• First demo of ERMA
        • System that enabled computers to read and process checks using numbers at bottom
        • First 32 units delivered in ’59; used into ’70s
    • Electronic Computers
      • 1956 – IBM 301 is first computer to work with “hard drive”
        • Contained space for 5 million numbers
        • Disk leased for $35,000/year (computer extra)
    • Smaller Computers
      • 1960 – Digital PDP-1 released
        • Did not need its own room!
        • Cost only $120,000
        • In 1962 ran first computer game, Spacewar
    • Computer Mouse
      • 1964 -- Douglas Englebart invents mouse
        • Called a mouse because it has a tail
        • Limited use --- few computers had a display
        • Not even shown publicly until 1968
    • Computer Networks
      • 1969 – ARPAnet created
        • Forerunner to the Internet
        • Connected 3 computers early on
      • Crashed in the middle of its first use!
        • Did not get to g typing in “log in”
      • Many uses were not developed until later
        • E-mail was not created until 1971
        • Could use to run another computer from 1972
        • File transfers did not exist until 1983
    • Growth in Computer Chips
      • 1970 – Intel 1103 is first public RAM chip
        • Holds 128KB of memory
      • 1971 – Intel 4004 is first microprocessor
        • This is first “computer on a chip” that we normally think of
        • Matched the power of the ENIAC
        • Used to run Pioneer 10 spacecraft
          • First man-made object to leave solar system
      • 1974 – Intel releases 8080 runs at 2MHz
    • Computer Networks
      • 1973 – Robert Metcalfe created ethernet
        • First (of many) discoveries from Xerox PARC
        • First network to allow local machines to share information
        • Idea was to enable 100s of computers to connect and drive the latest Xerox invention, the laser printer
    • Development of GUI
      • 1973 -- Alto developed at Xerox PARC
        • First GUI system ever developed
        • Never turned into commercial system
        • Heavily influenced future systems
          • Apple developers saw on 1979 tour
    • Home Computers
      • 1974 - 1975 – First home computers sold
        • Altair was most famous computer released
          • Could hold 256 numbers in RAM
          • Required TV for use as a display
          • Did not include any software (even an OS)
          • Owner had to put machine together
          • Cost $400
          • Small company, Microsoft, formed by 2 college kids to sell BASIC compiler for Altair
    • Altair Computer
    • Growth of the Home Computer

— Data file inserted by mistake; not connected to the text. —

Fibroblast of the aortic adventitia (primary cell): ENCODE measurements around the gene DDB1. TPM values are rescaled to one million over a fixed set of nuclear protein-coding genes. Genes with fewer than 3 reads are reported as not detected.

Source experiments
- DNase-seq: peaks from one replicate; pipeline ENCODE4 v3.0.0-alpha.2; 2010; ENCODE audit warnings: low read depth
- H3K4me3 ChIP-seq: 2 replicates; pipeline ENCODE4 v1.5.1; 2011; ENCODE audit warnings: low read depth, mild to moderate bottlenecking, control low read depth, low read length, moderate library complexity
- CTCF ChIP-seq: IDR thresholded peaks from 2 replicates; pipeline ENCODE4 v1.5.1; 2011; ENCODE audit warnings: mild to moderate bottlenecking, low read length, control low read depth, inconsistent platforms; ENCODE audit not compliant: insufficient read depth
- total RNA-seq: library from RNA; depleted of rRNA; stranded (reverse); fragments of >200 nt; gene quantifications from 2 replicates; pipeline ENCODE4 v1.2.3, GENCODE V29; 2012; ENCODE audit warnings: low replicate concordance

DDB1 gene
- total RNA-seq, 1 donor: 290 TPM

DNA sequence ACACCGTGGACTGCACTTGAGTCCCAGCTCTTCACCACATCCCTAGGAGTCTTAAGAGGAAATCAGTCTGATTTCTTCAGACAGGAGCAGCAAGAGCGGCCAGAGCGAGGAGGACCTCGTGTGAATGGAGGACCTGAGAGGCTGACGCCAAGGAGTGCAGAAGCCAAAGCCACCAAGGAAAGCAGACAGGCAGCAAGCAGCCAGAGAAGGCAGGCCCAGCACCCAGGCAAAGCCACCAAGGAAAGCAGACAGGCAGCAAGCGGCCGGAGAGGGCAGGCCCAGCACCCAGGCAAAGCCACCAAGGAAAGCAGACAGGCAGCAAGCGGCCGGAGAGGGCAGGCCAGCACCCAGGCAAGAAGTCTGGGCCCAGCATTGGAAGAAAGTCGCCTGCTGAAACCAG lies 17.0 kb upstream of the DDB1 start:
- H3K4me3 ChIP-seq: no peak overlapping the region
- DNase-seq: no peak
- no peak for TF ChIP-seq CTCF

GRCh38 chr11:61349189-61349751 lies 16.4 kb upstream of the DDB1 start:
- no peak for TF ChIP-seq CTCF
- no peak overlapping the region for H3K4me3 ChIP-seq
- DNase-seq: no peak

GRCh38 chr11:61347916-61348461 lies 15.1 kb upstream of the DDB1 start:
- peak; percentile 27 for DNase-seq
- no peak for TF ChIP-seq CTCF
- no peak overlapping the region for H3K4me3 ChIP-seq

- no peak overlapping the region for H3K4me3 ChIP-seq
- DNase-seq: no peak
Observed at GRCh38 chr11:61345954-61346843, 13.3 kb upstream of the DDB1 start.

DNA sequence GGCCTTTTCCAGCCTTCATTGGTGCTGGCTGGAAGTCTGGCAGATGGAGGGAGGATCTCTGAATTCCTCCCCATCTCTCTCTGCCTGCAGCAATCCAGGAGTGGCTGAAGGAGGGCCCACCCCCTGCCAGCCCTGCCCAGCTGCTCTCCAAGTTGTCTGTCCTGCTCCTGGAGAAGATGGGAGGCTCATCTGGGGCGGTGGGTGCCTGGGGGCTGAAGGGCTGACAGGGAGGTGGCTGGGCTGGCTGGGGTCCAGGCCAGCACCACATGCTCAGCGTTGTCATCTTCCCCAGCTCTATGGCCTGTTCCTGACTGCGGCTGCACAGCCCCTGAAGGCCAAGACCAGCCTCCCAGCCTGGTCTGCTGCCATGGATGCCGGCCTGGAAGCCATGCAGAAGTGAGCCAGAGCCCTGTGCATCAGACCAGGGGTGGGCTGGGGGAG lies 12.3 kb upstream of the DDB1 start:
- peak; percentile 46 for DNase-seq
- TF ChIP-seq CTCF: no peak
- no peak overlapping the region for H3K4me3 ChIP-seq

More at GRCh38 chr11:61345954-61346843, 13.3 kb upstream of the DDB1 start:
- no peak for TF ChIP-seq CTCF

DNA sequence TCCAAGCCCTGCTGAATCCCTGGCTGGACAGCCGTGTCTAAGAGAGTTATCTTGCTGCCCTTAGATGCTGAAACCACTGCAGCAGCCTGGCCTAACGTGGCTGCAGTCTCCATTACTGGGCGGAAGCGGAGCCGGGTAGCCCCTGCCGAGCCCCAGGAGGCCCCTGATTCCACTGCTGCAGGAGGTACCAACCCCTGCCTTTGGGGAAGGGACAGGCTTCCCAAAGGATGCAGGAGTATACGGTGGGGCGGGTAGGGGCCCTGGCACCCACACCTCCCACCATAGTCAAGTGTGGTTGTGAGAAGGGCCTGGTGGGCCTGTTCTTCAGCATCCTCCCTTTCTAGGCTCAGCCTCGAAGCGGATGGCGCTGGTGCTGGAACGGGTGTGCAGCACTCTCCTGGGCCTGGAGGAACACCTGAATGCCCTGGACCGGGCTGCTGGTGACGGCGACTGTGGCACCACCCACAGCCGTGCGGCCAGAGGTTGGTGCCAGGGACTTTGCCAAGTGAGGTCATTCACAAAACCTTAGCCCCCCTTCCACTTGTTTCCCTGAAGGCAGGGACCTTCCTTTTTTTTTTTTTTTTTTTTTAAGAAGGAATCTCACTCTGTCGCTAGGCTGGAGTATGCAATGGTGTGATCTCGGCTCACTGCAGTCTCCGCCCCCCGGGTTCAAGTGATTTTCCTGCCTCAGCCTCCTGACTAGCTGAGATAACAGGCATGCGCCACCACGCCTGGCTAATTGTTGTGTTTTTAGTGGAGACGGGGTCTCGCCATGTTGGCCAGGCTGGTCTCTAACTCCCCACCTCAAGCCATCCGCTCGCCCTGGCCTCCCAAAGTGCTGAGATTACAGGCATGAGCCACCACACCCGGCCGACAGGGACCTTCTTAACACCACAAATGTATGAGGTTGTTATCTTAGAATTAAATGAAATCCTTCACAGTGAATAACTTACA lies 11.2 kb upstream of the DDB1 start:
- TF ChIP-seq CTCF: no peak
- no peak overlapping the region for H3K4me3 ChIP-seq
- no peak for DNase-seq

• 1976 – Apple I demoed for Homebrew Computer Club
        • Could store 8192 numbers (8KB) in memory
        • Included keyboard, but needed TV for display
        • Cost $666.66 per machine
        • Sold 200 units over 10 months
    • Apple I Computer
    • Growth of the PC
      • 1977 – Apple II shown at West Coast Computer Faire
        • Contained 4KB of memory
        • First personal computer to include color graphics (included 16 colors!), but still needed TV for monitor
        • Used audio cassette for storage
        • Sold for $1298
    • Apple II Computer
    • Important Applications
      • 1979 – First spreadsheet, VisiCalc, released
        • First serious application that could run on a personal computer
        • Marked PC as a machine for serious business people
      • “ Any product that pays for itself in two weeks is a surefire winner” – Dan Bricklin
    • Important Applications
      • 1979 – First popular word processor, WordStar, releases
        • Best selling application for early 1980s
    • Player Enters the Market
      • 1981 -- IBM PC released
        • First PC fully built from off-the-shelf parts and commercially available operating system
        • Enabled lots of copies
        • Named Times “Man of the Year”
    • Player Enters the Market
      • 1981 – IBM PC released
        • Used 4.77MHz processor
        • Default had16KB of memory, but could be expanded to 256KB
        • Color monitor was optional
        • Cost $1565
      • “ 640KB should be enough for anyone” – Bill Gates
    • First Portable Computer
      • 1981 – Osborne Portable Computer
        • Goal was machine that fit under airplane seat
        • Included 5” screen, but weighed 75 pounds
        • Cost $1795 and sold 10,000 per month
    • Updated Computer Line
      • 1983 – Apple IIe released
        • Used 1MHz processor
        • Included 64KB of memory
        • Cost $1400 per machine
        • Became one of the best selling computers of all time
    • Personal Computer Revolution
      • 1983 – Apple Lisa, 1 st GUI-based home computer
        • Used 5 MHz processor, 512KB of memory, 5MB hard drive
        • 12” monitor
        • Cost $9995
        • Apple Macintosh released in 1984
    • Personal Computer Revolution
      • 1983 – Apple Lisa released
      • 1984 – Apple Macintosh released
    • Other Important Computer Dates
      • 1983 – Intel releases 80386
        • Ran at 16MHz
      • 1983 – 10 million computers used in US
      • 1986 – 30 million computers used in US
      • 1988 – Soundblaster released
      • 1989 – Intel releases 80486DX
        • Ran at 25MHz
        • First Intel chip capable of multiprocessing
    • Other Important Dates
      • 1990 – The World becomes first company selling Internet access
      • 1991 – Tim Berners-Lee launches “World Wide Web”
        • Goal was to facilitate remove collaboration between physicists
      • Jan. 1993 – 50 web servers in existence
      • 1994 – First banner ads on web
        • Start of World Wide Web commercialization